The Queen has been canvassing opinion on the EU debate by asking dinner companions: "Give me three good reasons why Britain should be part of Europe."

Her Majesty's biographer, Robert Lacey, reported the Queen's comments and suggested they may mean the Queen favours withdrawal from the European Union.

Buckingham Palace would neither confirm nor deny that the Queen had been debating the merits of Brexit in private, but royal sources pointed out that the words attributed to the Queen were "a question, not a statement".

However, the leading nature of the alleged question adds weight to previous claims that the Queen would like Britain to pull out of the EU.


Last month the press regulator found that the Sun newspaper had been guilty of "significantly misleading" its readers when it printed the headline "Queen backs Brexit" above a story about the Queen complaining about Brussels to Nick Clegg.

Ahead of a June 23 referendum on European Union membership, many of London's leading lights are deeply worried about its future. Since almost exactly 30 years ago, when Conservative Prime Minister Margaret Thatcher liberalised finance through a package of reforms so dramatic it was dubbed the Big Bang, London has become the undisputed financial capital of a united Europe - a status that now hangs in the balance.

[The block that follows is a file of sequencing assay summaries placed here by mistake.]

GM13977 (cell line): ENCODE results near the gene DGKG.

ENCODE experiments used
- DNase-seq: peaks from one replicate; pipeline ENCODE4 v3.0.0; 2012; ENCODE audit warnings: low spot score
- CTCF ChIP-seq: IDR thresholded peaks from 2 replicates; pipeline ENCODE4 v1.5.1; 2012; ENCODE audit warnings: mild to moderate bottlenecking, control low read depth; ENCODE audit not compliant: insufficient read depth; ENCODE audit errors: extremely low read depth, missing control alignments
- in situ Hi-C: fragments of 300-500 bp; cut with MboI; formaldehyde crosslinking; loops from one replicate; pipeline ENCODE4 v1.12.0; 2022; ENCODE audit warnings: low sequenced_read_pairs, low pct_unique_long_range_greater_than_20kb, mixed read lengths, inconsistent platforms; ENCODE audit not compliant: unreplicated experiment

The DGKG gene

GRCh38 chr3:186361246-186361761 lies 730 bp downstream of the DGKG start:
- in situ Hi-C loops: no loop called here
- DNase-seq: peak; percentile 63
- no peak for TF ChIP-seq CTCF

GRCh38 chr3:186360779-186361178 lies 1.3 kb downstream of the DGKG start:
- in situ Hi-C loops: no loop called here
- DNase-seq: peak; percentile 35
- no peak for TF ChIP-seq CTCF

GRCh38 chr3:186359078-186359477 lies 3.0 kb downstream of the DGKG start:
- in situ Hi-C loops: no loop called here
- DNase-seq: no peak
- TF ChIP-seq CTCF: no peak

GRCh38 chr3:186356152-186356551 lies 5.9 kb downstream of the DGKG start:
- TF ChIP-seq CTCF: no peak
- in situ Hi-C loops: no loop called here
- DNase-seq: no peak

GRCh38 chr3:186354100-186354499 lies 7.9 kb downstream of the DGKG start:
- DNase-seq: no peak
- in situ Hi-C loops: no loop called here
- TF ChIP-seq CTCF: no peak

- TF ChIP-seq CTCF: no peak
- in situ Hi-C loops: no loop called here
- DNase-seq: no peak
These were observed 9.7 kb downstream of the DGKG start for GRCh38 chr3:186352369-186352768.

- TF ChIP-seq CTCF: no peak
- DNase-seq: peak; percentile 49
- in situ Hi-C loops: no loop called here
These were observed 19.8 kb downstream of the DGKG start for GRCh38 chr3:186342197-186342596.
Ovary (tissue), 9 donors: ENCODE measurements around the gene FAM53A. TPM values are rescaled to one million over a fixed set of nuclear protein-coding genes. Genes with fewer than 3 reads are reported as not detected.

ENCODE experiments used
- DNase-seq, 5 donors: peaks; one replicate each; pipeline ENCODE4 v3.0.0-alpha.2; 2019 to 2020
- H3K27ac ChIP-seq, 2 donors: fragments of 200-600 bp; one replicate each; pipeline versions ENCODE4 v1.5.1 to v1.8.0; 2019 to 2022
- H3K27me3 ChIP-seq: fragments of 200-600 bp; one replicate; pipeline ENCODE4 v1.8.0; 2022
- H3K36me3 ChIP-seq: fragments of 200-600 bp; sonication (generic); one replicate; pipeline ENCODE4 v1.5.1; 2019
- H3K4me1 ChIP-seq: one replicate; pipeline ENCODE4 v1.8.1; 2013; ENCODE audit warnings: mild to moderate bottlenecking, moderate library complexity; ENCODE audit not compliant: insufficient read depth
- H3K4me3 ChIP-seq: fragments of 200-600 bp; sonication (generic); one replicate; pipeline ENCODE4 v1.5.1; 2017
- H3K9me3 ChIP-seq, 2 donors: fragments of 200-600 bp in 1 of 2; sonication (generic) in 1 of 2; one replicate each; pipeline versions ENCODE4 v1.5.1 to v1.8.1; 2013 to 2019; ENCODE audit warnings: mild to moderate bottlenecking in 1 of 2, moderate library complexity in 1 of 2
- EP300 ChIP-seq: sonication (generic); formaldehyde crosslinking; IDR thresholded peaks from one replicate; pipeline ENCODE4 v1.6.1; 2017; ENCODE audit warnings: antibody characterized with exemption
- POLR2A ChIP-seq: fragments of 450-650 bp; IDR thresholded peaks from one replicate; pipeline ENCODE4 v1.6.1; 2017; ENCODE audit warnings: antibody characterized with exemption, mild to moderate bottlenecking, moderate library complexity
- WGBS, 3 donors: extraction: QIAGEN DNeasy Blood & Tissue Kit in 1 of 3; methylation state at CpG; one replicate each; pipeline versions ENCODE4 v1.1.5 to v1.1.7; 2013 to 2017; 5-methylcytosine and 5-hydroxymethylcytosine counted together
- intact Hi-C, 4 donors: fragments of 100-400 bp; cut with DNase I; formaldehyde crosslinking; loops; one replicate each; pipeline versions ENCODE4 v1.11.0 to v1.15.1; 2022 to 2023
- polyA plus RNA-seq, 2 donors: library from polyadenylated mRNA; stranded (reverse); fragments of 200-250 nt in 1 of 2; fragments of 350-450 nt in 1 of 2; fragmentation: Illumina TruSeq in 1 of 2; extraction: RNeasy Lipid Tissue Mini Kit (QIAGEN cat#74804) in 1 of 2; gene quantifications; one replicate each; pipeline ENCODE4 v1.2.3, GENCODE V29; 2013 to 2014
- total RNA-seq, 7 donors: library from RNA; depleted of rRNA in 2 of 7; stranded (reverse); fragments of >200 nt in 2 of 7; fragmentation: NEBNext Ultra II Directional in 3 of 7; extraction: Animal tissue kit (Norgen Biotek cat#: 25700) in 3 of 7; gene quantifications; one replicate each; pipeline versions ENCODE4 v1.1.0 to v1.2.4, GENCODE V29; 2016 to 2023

One royal insider said of the latest report: "She appears to be asking a question, not making a statement. She is not expressing a view."

The Queen is, officially at least, politically neutral, but she intervened in the Scottish referendum debate in 2014 by suggesting in a conversation with a member of the public, which she knew was likely to be reported by the press, that she hoped Scots would "think very carefully" before casting their vote.

It was seen as a clear indication that the Queen wanted Scotland to remain part of the United Kingdom.

Lacey made his claim about the Queen questioning dinner guests in a blog for the Daily Beast website.

He told the Telegraph: "She asked the question in the context of a general debate - she loves a bit of forthright discussion and this sort of remark is tossed around the dinner table like a ping pong ball. That is the way she frames her questions."

A spokesman for the Queen said: "We would not comment on private conversations the Queen may or may not have had."